Effects of copy center particles on the lungs: A toxicological characterization using a Balb/c mouse model

Center for Nanotechnology and Nanotoxicology, Department of Environmental Health, Harvard School of Public Health , Boston, MA , USA , and.
Inhalation Toxicology (Impact Factor: 2.26). 07/2013; 25(9). DOI: 10.3109/08958378.2013.806614
Source: PubMed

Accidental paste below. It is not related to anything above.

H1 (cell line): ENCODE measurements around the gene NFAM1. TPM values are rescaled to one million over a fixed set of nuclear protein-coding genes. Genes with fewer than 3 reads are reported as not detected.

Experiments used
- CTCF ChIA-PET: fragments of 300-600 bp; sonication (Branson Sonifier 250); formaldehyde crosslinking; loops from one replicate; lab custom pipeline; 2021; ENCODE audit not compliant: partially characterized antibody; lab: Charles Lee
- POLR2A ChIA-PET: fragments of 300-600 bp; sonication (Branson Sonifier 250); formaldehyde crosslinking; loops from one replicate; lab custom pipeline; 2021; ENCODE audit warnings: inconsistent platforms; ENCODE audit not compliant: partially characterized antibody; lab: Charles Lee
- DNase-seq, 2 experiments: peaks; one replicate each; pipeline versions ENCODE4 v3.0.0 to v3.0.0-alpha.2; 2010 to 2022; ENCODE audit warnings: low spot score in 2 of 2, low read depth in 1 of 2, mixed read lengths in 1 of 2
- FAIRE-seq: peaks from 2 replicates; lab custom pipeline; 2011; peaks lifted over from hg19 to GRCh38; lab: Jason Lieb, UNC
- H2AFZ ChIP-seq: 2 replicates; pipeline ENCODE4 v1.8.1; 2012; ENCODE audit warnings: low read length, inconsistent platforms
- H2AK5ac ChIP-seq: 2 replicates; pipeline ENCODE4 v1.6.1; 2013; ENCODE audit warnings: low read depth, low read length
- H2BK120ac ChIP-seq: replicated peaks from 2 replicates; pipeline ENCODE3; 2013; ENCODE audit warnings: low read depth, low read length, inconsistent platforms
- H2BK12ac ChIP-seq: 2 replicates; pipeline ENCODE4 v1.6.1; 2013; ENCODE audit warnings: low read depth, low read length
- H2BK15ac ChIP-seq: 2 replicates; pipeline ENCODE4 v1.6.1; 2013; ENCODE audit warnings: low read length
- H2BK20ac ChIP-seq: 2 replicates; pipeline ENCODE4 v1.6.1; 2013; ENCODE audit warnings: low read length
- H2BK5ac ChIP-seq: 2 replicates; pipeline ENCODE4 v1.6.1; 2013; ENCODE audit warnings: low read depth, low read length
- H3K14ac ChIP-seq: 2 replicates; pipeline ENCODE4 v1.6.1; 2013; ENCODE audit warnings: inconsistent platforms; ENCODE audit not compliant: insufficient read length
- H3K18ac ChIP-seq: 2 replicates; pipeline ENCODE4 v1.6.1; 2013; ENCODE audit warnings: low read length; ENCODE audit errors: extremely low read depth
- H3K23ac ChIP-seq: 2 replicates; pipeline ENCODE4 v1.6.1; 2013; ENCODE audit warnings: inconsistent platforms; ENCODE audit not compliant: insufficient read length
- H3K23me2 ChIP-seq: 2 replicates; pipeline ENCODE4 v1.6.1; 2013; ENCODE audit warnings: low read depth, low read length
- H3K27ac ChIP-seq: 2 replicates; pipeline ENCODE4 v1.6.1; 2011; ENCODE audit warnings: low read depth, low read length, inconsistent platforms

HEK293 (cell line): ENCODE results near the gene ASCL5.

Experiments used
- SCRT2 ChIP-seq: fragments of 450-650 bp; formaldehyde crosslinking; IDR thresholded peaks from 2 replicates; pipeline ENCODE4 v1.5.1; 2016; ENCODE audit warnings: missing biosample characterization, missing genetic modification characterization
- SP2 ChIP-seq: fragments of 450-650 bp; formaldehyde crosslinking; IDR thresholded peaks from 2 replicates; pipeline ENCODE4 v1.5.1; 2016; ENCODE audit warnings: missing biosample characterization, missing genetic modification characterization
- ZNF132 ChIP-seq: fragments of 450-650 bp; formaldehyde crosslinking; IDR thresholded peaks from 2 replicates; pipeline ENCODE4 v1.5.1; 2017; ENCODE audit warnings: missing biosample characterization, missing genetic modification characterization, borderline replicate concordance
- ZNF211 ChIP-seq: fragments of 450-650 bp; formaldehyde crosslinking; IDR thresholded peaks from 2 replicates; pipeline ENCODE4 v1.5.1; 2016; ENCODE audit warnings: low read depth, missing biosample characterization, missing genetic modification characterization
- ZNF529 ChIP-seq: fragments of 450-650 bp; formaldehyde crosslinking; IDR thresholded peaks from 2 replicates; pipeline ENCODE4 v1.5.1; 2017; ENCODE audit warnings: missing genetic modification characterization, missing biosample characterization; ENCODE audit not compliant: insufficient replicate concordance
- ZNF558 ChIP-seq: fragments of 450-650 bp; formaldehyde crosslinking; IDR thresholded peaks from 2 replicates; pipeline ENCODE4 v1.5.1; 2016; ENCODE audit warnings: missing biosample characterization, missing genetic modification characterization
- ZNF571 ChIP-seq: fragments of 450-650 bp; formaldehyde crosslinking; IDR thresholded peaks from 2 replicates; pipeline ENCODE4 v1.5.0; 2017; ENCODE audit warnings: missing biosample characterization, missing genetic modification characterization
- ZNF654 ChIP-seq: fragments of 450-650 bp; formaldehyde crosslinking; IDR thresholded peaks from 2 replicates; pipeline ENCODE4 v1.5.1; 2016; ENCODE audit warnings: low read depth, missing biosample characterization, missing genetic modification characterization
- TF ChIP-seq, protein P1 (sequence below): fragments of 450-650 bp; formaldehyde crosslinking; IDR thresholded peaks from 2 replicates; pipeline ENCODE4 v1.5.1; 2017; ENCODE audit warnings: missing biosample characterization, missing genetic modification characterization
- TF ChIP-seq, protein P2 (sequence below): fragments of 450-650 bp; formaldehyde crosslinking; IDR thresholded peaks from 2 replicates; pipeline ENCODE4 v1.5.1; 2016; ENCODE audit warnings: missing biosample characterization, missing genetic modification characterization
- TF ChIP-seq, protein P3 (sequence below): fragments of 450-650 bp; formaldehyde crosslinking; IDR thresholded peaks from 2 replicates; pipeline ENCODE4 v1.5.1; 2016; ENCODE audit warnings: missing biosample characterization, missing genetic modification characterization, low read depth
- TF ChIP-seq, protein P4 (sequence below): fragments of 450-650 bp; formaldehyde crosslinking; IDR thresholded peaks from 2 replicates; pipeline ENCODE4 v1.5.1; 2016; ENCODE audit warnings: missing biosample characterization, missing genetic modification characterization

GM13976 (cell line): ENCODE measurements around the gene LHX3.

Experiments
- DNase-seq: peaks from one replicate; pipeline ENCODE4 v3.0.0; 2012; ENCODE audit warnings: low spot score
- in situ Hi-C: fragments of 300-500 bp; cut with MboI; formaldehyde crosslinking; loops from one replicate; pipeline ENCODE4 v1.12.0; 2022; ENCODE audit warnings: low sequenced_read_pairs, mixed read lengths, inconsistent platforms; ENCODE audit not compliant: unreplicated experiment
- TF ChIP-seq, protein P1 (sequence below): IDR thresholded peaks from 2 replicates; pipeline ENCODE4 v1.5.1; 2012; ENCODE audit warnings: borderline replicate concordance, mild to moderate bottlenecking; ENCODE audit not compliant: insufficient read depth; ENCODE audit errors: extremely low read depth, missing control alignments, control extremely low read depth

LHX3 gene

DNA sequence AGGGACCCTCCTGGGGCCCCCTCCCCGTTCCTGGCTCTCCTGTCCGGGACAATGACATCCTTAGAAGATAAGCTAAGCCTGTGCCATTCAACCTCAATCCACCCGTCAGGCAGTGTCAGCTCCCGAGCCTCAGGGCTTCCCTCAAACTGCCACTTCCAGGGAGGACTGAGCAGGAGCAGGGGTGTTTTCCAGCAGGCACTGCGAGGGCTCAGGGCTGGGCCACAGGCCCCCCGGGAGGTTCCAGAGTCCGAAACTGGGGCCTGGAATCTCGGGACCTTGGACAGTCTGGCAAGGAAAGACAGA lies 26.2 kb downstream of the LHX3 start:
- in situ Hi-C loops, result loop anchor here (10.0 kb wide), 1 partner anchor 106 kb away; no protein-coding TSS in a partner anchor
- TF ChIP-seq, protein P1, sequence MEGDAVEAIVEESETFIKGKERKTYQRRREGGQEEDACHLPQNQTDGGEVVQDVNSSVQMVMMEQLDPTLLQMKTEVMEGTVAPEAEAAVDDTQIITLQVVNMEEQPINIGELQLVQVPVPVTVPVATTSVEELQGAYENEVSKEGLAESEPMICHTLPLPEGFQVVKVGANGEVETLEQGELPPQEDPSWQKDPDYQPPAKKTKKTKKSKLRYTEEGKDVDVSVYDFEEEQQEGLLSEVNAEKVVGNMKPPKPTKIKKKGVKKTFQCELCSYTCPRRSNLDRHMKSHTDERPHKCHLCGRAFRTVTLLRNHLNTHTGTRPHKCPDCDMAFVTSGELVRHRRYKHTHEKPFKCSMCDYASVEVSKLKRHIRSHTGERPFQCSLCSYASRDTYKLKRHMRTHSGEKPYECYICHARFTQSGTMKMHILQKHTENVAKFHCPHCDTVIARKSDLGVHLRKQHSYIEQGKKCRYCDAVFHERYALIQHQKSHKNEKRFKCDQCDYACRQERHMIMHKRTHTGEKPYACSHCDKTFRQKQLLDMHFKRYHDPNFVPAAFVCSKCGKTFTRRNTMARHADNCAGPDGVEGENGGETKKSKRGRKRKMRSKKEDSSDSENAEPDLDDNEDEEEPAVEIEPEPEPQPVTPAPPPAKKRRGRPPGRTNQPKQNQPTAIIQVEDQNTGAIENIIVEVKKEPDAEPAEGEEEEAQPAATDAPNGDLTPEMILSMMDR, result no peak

Abstract Context: Printers and photocopiers release respirable particles into the air. Engineered nanomaterials (ENMs) have been recently incorporated into toner formulations but their potential toxicological effects have not been well studied. Objective: To evaluate the biological responses to copier-emitted particles in the lungs using a mouse model. Methods: Particulate matter (PM) from a university copy center was sampled and fractionated into three distinct sizes, two of which (PM0.1 and PM0.1-2.5) were evaluated in this study. The particles were extracted and dispersed in deionized water and RPMI/10% FBS. Hydrodynamic diameter and zeta potential were evaluated by dynamic light scattering. The toxicological potential of these particles was studied using 8-week-old male Balb/c mice. Mice were intratracheally instilled with 0.2, 0.6, 2.0 mg/kg bw of either the PM0.1 and PM0.1-2.5 size fractions. Fe2O3 and welding fumes were used as comparative materials, while RPMI/10% FBS was used as the vehicle control. Bronchoalveolar lavage (BAL) was performed 24 hours post-instillation. The BAL fluid was analyzed for total and differential cell counts, and biochemical markers of injury and inflammation. Results: Particle size- and dose-dependent pulmonary effects were found. Specifically, mice instilled with PM0.1 (2.0 mg/kg bw) had significant increases in neutrophil number, lactate dehydrogenase and albumin compared to vehicle control. Likewise, pro-inflammatory cytokines were elevated in mice exposed to PM0.1 (2.0 mg/kg bw) compared to other groups. Conclusion: Our results indicate that exposure to copier-emitted nanoparticles may induce lung injury and inflammation. Further exposure assessment and toxicological investigations are necessary to address this emerging environmental health pollutant.